BS Thurner Hof via Wikimedia Commons // CC BY-SA 3.0
BS Thurner Hof via Wikimedia Commons // CC BY-SA 3.0

Noise Keeps Animals From Recognizing the Scent of Danger

BS Thurner Hof via Wikimedia Commons // CC BY-SA 3.0
BS Thurner Hof via Wikimedia Commons // CC BY-SA 3.0

Picture this: you’re driving somewhere you’ve never been before, blasting your favorite tunes. As you approach your destination and start checking house numbers, your hand reaches for the dial and turns the radio down. Without even realizing it, you’ve decided to redirect your attention from sounds to sights. Now imagine that your passenger has interfered. They’ve turned the radio all the way up and opened all the windows, filling the car with the roar of traffic and wind as you’re trying to focus. Harder now, isn’t it? And it isn’t just us; scientists say mongooses exposed to traffic noise overlook crucial clues from their other senses—clues that could mean the difference between life and death. Their findings were published today in the journal Current Biology.

We’ve known for a long time that pollution and urbanization are bad news for everyone. Much of our research has focused on the physical effects like smog, water contamination, and habitat destruction. We haven’t paid too much attention to the toxic effects of too much noise until recently, but what we’ve learned is troubling.

Studies have shown that exposure to anthropogenic, or human-made, noise causes intense stress for animals, can interfere with their communication, and may even keep them from migrating and having sex. All of these issues could mess with a species’ chances of survival in the long run.

The short-term effects have been less understood, says biologist Amy Morris-Drake of the University of Bristol. She and her colleagues decided to test the immediate consequences of noise on one species, the dwarf mongoose (Helogale parvula), whose South African habitat is increasingly bounded by cities and roads.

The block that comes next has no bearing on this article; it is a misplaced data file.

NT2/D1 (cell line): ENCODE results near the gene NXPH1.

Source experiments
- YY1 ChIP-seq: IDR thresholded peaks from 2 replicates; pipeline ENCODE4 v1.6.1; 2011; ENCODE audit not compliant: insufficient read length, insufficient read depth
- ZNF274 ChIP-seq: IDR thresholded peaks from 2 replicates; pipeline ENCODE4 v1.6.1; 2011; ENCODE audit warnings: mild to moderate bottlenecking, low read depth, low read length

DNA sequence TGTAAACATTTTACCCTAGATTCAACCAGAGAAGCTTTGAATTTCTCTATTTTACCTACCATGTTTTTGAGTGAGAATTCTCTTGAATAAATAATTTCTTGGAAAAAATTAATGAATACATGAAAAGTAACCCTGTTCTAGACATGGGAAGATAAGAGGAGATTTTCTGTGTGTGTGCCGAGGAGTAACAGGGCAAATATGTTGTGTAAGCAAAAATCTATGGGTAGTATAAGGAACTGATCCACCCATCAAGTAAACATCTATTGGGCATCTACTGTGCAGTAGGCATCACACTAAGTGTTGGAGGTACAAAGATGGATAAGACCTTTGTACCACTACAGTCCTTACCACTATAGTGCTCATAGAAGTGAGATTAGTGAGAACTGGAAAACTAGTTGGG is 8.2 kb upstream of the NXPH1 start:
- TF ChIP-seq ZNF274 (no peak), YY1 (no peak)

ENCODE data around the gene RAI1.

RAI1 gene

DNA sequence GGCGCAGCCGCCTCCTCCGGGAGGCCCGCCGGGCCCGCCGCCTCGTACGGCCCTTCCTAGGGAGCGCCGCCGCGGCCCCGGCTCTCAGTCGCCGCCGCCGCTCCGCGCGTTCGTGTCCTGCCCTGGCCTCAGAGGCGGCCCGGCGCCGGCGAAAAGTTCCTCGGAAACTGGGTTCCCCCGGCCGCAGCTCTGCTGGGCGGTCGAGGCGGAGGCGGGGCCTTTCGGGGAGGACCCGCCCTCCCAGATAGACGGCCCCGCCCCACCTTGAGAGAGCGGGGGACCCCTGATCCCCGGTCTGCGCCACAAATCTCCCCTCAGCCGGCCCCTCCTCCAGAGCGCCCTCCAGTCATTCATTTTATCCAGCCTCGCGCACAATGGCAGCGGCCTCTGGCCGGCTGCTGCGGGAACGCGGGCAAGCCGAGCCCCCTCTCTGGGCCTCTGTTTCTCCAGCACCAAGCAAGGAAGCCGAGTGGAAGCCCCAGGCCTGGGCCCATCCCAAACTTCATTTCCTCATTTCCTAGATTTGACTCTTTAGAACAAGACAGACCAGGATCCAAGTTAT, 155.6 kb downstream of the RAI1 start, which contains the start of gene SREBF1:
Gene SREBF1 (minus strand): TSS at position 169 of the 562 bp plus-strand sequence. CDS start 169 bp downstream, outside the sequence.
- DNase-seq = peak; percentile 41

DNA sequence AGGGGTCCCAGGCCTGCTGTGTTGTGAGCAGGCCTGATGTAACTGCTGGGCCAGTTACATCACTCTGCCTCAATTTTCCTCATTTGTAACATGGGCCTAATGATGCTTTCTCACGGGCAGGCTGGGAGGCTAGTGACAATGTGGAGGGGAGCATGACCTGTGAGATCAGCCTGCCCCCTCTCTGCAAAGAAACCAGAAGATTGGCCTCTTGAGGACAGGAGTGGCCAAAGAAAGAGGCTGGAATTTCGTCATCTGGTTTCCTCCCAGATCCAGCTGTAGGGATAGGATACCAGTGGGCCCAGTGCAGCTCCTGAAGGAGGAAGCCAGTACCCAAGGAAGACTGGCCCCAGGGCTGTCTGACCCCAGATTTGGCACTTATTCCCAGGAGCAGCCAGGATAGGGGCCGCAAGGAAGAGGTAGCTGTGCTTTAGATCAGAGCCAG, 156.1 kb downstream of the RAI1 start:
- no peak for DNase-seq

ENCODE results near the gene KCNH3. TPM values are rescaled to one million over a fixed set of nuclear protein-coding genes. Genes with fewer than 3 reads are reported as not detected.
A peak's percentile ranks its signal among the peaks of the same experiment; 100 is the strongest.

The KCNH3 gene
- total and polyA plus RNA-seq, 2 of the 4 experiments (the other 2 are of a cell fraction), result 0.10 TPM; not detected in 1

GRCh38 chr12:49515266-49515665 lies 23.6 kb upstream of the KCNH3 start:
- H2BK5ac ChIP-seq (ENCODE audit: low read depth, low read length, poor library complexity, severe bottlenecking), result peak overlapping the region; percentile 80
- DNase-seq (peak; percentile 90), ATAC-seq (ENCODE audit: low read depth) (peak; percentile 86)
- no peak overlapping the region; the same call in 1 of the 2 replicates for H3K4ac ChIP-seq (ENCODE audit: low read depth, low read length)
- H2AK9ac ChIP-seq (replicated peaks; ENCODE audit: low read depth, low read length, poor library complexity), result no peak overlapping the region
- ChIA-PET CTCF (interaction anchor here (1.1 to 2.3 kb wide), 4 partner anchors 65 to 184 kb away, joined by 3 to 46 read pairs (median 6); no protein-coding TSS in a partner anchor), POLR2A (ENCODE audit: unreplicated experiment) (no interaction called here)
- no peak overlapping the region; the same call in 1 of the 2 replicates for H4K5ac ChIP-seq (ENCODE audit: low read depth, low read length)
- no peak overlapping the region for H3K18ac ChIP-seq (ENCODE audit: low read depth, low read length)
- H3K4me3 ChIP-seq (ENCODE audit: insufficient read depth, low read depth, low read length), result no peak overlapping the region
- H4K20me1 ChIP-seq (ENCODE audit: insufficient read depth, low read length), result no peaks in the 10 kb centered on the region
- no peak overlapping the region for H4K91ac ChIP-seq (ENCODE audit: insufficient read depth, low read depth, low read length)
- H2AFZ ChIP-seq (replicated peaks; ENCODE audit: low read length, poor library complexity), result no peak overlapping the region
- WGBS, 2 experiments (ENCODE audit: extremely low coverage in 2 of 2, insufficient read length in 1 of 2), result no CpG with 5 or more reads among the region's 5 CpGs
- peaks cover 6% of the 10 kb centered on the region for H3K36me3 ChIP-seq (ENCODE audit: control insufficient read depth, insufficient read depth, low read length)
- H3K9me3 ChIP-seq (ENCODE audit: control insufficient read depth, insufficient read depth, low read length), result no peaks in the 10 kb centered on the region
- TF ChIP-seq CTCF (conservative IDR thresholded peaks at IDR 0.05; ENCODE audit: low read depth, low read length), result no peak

The dwarf mongoose has many predators, including jackals, hyenas, civets, servals, honey badgers, wildcats, bigger mongooses, and an assortment of reptiles. The key to survival, consequently, is constant olfactory vigilance: sniffing the air for the scent of predator poop.

The research team headed into mongoose territory with audio recordings of traffic noise and Ziploc baggies of poop from servals, wildcats, and giraffes. (Because giraffes present no threat to mongooses, their poop was used as a control group.) The researchers set out the poop and played their road sounds, watching the mongooses to see how they would respond.

The results were not encouraging. Exposure to traffic noises significantly decreased the mongooses’ vigilance. They spent less time investigating the predator poop; they were less likely to scan the area for potential threats; and they were less likely to retreat to the entrance of their burrow to prepare for an attack. If the scientist-provided poop, and therefore the threat, had been real, those mongooses would have found themselves in significant danger.

"Our study suggests that noise pollution can have a negative effect in terms of information use,” said co-author Andy Radford. “Given the demonstrated effects, considering the interactions among multiple sensory channels is critically important if we are to understand fully the consequences of human-induced environmental change."
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These Sparrows Have Been Singing the Same Songs for 1500 Years

Swamp sparrows are creatures of habit—so much so that they’ve been chirping out the same few tunes for more than 1500 years, Science magazine reports.

These findings, published in the journal Nature Communications, resulted from an analysis of the songs of 615 adult male swamp sparrows found in six different areas of the northeastern U.S. Researchers learned that young swamp sparrows pick up these songs from the adults around them and are able to mimic the notes with astounding accuracy.

Here’s what one of their songs sounds like:

“We were able to show that swamp sparrows very rarely make mistakes when they learn their songs, and they don't just learn songs at random; they pick up commoner songs rather than rarer songs,” Robert Lachlan, a biologist at London’s Queen Mary University and the study’s lead author, tells National Geographic.